KARACHI: Amar Sindhu represents the voice of oppressed Sindhi women who are kept in cell-like houses.
At a book launch for her book ‘Ojageel Akhyan Ja Sapna’ [Jagti Ankhon ke Sapne, Dreams With Open Eyes] at Karachi Arts Council on Sunday evening, Sindhu’s colleague, poet Masroor Pirzado appreciated how she encourages women to come out of their homes and help make a different society.
Several Sindhi writers, poets and literary persons participated and appreciated her work. Though Sindhu has been writing for years for different newspapers, this is her first book, which has been published by Auratzaad.
“Everyone has to play his/her own role and I am satisfied that I do whatever I want to do,” Sindhu told The Express Tribune. “I have three things on priority – romance, revolution and resistance.”
One of the top feminists in Sindh, Sindhu talked about the rights of Sindhi women, insisting that all women should have equal rights. “They must be given freedom and equal opportunities. I stand with this gender, which is being neglected and ignored for thousands of years.”
Sindhu hopes that the coming generations will have what their ancestors were deprived of. “This generation is lucky enough to be able to give true dreams a reality,” she said.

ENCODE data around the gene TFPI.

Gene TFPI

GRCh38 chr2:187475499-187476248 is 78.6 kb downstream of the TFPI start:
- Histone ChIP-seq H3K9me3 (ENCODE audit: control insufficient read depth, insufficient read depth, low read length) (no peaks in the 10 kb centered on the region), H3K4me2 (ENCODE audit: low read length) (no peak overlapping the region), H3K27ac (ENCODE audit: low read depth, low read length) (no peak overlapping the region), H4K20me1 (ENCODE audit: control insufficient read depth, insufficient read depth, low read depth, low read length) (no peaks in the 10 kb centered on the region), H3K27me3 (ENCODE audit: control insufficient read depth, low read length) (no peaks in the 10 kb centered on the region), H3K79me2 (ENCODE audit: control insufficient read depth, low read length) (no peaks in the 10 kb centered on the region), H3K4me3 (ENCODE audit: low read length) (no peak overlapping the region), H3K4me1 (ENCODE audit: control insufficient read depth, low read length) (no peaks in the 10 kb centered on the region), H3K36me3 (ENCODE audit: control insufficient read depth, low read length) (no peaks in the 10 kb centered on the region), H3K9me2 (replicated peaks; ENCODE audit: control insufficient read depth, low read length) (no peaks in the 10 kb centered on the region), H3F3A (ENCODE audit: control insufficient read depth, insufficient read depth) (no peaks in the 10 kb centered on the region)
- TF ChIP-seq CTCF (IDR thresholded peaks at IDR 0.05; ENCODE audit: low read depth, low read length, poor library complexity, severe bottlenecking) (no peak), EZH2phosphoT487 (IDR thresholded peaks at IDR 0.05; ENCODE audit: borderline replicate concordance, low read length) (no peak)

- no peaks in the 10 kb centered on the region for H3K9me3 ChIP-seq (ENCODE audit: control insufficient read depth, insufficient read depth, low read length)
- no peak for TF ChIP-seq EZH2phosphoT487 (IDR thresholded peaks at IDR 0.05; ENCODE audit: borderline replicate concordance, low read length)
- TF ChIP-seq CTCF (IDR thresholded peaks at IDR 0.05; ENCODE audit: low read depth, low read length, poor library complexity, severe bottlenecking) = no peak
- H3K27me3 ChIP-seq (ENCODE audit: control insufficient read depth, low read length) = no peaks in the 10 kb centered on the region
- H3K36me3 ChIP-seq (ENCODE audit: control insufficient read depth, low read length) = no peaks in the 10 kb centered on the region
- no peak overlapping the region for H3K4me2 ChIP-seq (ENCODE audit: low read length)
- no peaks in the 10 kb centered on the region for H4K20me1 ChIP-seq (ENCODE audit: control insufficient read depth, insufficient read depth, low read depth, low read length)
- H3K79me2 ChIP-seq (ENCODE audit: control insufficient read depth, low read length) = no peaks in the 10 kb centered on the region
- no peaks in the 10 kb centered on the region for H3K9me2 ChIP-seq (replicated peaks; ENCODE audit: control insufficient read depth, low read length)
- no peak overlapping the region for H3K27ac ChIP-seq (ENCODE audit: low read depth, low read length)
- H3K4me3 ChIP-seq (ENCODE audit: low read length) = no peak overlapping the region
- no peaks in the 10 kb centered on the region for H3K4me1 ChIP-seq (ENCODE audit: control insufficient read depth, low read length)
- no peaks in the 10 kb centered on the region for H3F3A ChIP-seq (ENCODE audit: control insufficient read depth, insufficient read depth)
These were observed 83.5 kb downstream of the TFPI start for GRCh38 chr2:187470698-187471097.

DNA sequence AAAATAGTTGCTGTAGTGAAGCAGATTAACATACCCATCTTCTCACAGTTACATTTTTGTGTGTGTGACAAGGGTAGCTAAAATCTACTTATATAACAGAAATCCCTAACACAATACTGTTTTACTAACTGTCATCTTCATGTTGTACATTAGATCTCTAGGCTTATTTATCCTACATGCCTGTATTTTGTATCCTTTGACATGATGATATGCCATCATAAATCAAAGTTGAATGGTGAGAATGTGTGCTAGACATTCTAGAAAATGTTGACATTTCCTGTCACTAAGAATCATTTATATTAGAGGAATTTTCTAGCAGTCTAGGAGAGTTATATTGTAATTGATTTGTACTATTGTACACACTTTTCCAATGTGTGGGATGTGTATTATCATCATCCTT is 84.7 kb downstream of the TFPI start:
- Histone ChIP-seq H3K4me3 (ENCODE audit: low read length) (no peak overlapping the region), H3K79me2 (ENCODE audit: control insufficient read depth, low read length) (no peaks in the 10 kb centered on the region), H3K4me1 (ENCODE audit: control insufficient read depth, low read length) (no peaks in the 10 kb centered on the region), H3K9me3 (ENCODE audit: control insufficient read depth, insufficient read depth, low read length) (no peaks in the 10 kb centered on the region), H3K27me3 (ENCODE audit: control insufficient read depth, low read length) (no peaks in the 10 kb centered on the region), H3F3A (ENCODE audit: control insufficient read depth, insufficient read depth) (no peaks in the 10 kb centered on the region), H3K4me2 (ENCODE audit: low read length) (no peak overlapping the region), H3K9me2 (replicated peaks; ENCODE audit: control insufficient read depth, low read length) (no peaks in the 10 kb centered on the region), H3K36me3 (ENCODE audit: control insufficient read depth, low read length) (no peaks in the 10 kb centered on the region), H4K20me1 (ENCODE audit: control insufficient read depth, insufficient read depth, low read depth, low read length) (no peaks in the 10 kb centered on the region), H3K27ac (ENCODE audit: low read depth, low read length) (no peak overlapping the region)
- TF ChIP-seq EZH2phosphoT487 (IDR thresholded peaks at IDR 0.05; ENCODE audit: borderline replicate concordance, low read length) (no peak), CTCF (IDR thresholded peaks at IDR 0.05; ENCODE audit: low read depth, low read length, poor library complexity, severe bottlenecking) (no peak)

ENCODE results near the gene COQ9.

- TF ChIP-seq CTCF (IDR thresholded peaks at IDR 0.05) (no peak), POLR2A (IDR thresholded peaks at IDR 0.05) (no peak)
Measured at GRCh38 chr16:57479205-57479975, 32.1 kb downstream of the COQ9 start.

Writer Fehmida Riaz also appreciated Sindhu’s poetry, which is written in Sindhi and translated into Urdu. Sindhu’s poetry is a hope for the youth, she said, adding that her recent work depicted her extraordinary personality.
Women like Sindhu, who raise voices, are rarely born, said writer Zahida Hina. “Her poetry shows how she keeps resistance and revolutionary thoughts alive.”
Pirzado admitted that Sindhu was a rebellious voice, and that her message is being conveyed to women and men alike not only through her poetry but her writings as well.
Tanveer Anjum, Attiya Dawood, Rukhsana Preet Chunnar and Arfana Mallah also spoke at the launch, while Suhae Abro, a female folk dancer, also performed on the song sung by Aksa Bhutto.
Published in The Express Tribune, March 5th, 2013.